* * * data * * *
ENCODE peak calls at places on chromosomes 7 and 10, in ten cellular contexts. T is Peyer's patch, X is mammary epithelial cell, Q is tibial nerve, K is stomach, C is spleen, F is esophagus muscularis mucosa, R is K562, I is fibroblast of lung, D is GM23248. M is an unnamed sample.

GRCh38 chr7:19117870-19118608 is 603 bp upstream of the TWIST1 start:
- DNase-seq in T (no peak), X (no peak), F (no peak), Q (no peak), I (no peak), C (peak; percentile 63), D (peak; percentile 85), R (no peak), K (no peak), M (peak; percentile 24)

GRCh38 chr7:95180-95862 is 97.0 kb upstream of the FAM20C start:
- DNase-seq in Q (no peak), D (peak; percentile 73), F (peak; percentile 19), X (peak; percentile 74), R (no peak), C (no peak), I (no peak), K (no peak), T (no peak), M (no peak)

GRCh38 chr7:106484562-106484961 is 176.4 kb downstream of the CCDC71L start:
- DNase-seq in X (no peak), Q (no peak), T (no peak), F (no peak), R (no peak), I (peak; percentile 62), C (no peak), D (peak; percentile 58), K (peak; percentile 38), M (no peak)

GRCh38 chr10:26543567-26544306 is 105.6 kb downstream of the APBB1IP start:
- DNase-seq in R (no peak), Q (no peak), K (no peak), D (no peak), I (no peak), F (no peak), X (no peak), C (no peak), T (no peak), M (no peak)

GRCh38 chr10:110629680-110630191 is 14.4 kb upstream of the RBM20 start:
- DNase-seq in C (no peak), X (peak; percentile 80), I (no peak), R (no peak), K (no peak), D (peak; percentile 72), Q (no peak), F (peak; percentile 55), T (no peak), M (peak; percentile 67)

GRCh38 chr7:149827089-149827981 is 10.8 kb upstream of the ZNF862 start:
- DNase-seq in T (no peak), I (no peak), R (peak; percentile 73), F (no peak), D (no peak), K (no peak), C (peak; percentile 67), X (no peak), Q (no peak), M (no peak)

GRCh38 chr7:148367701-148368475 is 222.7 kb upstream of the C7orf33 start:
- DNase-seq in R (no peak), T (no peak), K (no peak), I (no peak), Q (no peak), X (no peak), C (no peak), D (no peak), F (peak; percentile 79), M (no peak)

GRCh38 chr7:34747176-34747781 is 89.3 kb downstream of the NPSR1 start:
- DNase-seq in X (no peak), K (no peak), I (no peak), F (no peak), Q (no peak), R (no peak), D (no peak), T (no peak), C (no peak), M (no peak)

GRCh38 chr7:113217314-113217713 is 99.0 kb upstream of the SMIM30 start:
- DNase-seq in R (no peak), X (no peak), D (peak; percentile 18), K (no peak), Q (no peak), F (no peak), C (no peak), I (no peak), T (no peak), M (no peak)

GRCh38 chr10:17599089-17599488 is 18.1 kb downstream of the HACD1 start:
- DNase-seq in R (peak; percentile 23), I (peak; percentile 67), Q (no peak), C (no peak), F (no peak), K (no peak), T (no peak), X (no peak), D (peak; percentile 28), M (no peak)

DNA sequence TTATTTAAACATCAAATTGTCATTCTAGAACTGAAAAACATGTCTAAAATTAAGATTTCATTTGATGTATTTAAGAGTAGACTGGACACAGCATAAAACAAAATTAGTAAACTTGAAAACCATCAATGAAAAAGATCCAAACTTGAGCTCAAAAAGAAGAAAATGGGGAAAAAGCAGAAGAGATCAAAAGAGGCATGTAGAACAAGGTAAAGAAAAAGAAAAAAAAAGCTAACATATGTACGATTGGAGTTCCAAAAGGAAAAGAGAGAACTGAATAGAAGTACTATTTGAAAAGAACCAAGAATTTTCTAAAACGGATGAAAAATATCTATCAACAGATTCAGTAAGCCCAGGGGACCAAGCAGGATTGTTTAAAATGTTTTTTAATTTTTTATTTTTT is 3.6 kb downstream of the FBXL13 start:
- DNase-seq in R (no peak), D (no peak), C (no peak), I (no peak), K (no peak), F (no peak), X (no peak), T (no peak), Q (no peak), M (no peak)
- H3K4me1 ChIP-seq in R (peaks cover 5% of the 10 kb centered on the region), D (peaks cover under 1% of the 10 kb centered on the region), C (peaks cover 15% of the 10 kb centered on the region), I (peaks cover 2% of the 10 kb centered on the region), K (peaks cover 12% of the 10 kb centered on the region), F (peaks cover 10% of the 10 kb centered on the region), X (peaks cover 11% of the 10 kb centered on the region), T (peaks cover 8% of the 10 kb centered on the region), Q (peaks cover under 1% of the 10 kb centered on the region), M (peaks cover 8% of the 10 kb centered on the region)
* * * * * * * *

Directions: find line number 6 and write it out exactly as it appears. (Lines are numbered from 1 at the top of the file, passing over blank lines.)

GRCh38 chr7:106484562-106484961 is 176.4 kb downstream of the CCDC71L start: